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Learning To Speak "User"

Ravenflow's new application translates English-language software requirements into UML, and finds the problems. By Esther Schindler
I spent several years working as a computer consultant, serving both small ma-n-pa businesses and big name corporations. Small and large businesses have many differences, but one major similarity is users' inability to articulate what they want a new application to do.

Even when a business owner understands the need to explain software requirements, and the business analyst is good at asking the right questions, the "what this app will do" document is likely to be faulty. Requirements change; assumptions can be incorrect; people fail to think of alternate decision paths (what happens if the application isn't approved? what's the workflow then?); errors creep in. And, since the ambiguities don't show up until the software is close to complete, the entire exercise can be very expensive. Of course, nobody wants to spend a lot of time developing requirements; they want to get started on creating the new solution. "This pain is acutely felt at large corporations," says Adam Frankl, the VP of Marketing for Ravenflow.

Although most development tools have improved in the last several years, getting faster and better at code generation, Frankl points out, project success rates have barely changed.

The company's new product, Raven Professional, is a tool to automatically generate Unified Modeling Language (UML) diagrams from plain English text, enabling companies to validate requirements before development begins. Its aim is to provide a requirements authoring and validation environment, with the same level of excellence that developers have come to expect from compilers and QA tools.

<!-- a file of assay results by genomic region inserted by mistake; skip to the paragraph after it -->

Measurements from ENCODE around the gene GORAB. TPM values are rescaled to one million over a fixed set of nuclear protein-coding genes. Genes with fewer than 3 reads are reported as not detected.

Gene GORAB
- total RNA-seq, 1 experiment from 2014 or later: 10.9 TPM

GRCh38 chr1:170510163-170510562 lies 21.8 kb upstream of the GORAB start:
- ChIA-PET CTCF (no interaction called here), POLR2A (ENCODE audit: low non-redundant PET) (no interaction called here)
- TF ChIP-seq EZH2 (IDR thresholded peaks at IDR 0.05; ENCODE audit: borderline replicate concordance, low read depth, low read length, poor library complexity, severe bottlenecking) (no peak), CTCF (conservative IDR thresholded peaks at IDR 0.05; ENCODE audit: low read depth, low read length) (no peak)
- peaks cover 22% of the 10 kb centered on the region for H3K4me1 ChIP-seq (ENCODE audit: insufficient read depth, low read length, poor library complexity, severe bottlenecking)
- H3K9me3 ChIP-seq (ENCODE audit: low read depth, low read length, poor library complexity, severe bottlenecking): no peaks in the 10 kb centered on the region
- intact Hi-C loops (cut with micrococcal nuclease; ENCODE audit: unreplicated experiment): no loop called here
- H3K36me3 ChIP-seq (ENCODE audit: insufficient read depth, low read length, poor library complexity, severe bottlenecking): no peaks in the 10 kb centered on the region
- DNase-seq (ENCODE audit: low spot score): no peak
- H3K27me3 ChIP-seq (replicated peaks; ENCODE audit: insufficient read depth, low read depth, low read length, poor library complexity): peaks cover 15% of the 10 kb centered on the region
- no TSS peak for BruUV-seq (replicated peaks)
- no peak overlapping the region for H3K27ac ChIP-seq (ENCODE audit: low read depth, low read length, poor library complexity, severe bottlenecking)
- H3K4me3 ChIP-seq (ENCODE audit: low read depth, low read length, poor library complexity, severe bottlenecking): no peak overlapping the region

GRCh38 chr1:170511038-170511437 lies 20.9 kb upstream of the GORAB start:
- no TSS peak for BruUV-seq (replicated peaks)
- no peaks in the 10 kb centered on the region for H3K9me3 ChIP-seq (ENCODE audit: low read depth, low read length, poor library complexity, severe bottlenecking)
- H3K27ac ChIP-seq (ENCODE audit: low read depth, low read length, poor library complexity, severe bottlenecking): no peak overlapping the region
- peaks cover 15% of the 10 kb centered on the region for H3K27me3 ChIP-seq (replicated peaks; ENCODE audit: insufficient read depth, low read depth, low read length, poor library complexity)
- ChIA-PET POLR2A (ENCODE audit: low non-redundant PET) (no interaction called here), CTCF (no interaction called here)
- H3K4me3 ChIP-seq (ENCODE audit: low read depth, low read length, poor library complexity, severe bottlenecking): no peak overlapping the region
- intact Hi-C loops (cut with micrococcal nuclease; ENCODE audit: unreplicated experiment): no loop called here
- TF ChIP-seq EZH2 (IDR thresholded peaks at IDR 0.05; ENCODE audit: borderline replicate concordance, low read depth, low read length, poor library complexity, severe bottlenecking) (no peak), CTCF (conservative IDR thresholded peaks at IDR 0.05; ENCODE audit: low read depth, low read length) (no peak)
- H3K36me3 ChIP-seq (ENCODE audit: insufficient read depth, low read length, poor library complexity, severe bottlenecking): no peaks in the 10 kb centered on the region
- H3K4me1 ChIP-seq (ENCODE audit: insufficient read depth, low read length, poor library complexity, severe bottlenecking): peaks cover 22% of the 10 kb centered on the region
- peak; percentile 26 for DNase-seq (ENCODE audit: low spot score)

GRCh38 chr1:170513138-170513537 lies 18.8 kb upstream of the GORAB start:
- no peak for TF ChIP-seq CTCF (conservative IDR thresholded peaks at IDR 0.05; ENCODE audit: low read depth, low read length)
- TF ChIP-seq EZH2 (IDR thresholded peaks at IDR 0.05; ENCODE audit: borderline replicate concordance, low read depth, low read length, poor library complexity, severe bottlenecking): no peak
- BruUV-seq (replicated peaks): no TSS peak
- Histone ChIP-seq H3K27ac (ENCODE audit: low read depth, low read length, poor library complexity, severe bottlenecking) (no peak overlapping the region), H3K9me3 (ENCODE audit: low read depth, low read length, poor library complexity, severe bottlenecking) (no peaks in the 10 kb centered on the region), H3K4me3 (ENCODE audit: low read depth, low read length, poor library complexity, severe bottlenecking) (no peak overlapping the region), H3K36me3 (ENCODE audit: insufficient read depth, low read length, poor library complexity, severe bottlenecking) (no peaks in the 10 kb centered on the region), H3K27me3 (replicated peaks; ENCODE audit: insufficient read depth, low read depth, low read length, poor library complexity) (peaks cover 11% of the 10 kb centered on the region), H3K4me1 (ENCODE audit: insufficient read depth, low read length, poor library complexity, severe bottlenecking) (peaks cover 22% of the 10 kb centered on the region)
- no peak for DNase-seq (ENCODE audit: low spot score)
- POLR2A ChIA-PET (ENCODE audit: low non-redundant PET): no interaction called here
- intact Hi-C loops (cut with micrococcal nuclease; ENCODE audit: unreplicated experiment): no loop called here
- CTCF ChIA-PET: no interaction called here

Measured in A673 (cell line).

There's three stages to software requirements, each of which the company claims to address with the new application. The elicitation stage helps the development and business staff develop a text document with the requirements enumerated; this can be done in Word. In the specification phase, the software uses use case models and formal documents -- UML has become the standard here, certainly so in large corporations. Finally, the company has to validate that the requirements by having the subject matter experts try to find errors. This can be accomplished with tools the users and stakeholders understand -- notably Microsoft Word -- to ascertain, "Is this what you really want?"
RAVEN Specification Builder automatically creates requirements specification documents in templated Microsoft Word format, along with UML activity diagrams.  Because these documents can be instantly generated from the latest models in RAVEN Scenario, they are never out of date  and are in a form that can be quickly disseminated for validation and development. The RAVEN Specification Checker detects most common specification errors directly from use case text, enabling analysts to quickly locate and fix requirements errors before they are published in a specification.

So, what does all that mean? You sit down with a specification builder that performs a syntactic analysis on the phrases you type in: "The applicant e-mails the form. The hiring manager examines the form for completeness." The software builds a UML document as you go, so you see the graph developing, and it flags errors or ambiguities (to whom is the form e-mailed?). Clearly, this is something that a business development manager can do while sitting next to her user -- making the process a lot faster, and enhancing the interview process for all concerned. "People spend too much time on the Visio diagrams instead of getting the requirements right," Frankl pointed out.

Once the requirements process is complete, the results can be transferred into your choice of development environment. RAVEN Professional is integrated with Microsoft Visual Studio 2005 Team System and Microsoft Team Foundation Server; IBM Rational RequisitePro; and IBM Rational Unified Process.
The company expects to make RAVEN Professional available on April 3, 2006.  Deployment starts with a pilot program, including four licenses and product training, which begins at $10,000.

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Esther Schindler has been writing about technology professionally since 1992, and her byline has appeared in dozens of IT publications. She's optimized compilers, owned a computer store, taught corporate training classes, moderated online communities, run computer user groups, and, in her spare time, written a few books. You can reach her at [email protected]
Related Keywords:specification, project management, ravenflow, uml, rational, team system, workflow


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